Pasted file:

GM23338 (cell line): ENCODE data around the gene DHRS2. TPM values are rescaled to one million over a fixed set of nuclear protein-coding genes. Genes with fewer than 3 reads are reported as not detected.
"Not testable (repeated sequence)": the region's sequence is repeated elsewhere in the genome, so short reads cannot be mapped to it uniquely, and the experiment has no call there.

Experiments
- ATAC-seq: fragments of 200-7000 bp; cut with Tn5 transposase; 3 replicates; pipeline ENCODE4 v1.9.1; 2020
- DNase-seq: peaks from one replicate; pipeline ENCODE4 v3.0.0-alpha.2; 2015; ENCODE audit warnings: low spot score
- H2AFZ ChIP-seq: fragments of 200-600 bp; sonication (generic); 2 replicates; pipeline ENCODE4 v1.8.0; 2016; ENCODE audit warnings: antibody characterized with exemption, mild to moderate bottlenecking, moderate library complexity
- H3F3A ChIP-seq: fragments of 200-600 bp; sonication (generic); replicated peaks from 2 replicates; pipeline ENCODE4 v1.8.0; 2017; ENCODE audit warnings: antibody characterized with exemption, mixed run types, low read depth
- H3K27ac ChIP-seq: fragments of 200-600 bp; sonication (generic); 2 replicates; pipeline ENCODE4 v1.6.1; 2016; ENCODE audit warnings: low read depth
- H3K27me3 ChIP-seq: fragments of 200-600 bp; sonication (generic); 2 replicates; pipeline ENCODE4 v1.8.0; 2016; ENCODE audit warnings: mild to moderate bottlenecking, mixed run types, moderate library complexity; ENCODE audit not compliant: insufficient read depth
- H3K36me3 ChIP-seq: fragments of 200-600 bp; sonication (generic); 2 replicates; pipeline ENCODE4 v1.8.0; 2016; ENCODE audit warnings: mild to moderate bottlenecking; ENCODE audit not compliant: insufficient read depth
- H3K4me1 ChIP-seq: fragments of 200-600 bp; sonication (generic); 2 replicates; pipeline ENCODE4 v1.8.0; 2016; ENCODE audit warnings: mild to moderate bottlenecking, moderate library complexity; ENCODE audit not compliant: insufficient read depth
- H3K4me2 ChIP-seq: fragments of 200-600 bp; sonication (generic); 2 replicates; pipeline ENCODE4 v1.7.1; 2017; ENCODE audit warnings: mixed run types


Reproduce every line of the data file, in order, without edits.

GM23338 (cell line): ENCODE data around the gene DHRS2. TPM values are rescaled to one million over a fixed set of nuclear protein-coding genes. Genes with fewer than 3 reads are reported as not detected.
"Not testable (repeated sequence)": the region's sequence is repeated elsewhere in the genome, so short reads cannot be mapped to it uniquely, and the experiment has no call there.

Experiments
- ATAC-seq: fragments of 200-7000 bp; cut with Tn5 transposase; 3 replicates; pipeline ENCODE4 v1.9.1; 2020
- DNase-seq: peaks from one replicate; pipeline ENCODE4 v3.0.0-alpha.2; 2015; ENCODE audit warnings: low spot score
- H2AFZ ChIP-seq: fragments of 200-600 bp; sonication (generic); 2 replicates; pipeline ENCODE4 v1.8.0; 2016; ENCODE audit warnings: antibody characterized with exemption, mild to moderate bottlenecking, moderate library complexity
- H3F3A ChIP-seq: fragments of 200-600 bp; sonication (generic); replicated peaks from 2 replicates; pipeline ENCODE4 v1.8.0; 2017; ENCODE audit warnings: antibody characterized with exemption, mixed run types, low read depth
- H3K27ac ChIP-seq: fragments of 200-600 bp; sonication (generic); 2 replicates; pipeline ENCODE4 v1.6.1; 2016; ENCODE audit warnings: low read depth
- H3K27me3 ChIP-seq: fragments of 200-600 bp; sonication (generic); 2 replicates; pipeline ENCODE4 v1.8.0; 2016; ENCODE audit warnings: mild to moderate bottlenecking, mixed run types, moderate library complexity; ENCODE audit not compliant: insufficient read depth
- H3K36me3 ChIP-seq: fragments of 200-600 bp; sonication (generic); 2 replicates; pipeline ENCODE4 v1.8.0; 2016; ENCODE audit warnings: mild to moderate bottlenecking; ENCODE audit not compliant: insufficient read depth
- H3K4me1 ChIP-seq: fragments of 200-600 bp; sonication (generic); 2 replicates; pipeline ENCODE4 v1.8.0; 2016; ENCODE audit warnings: mild to moderate bottlenecking, moderate library complexity; ENCODE audit not compliant: insufficient read depth
- H3K4me2 ChIP-seq: fragments of 200-600 bp; sonication (generic); 2 replicates; pipeline ENCODE4 v1.7.1; 2017; ENCODE audit warnings: mixed run types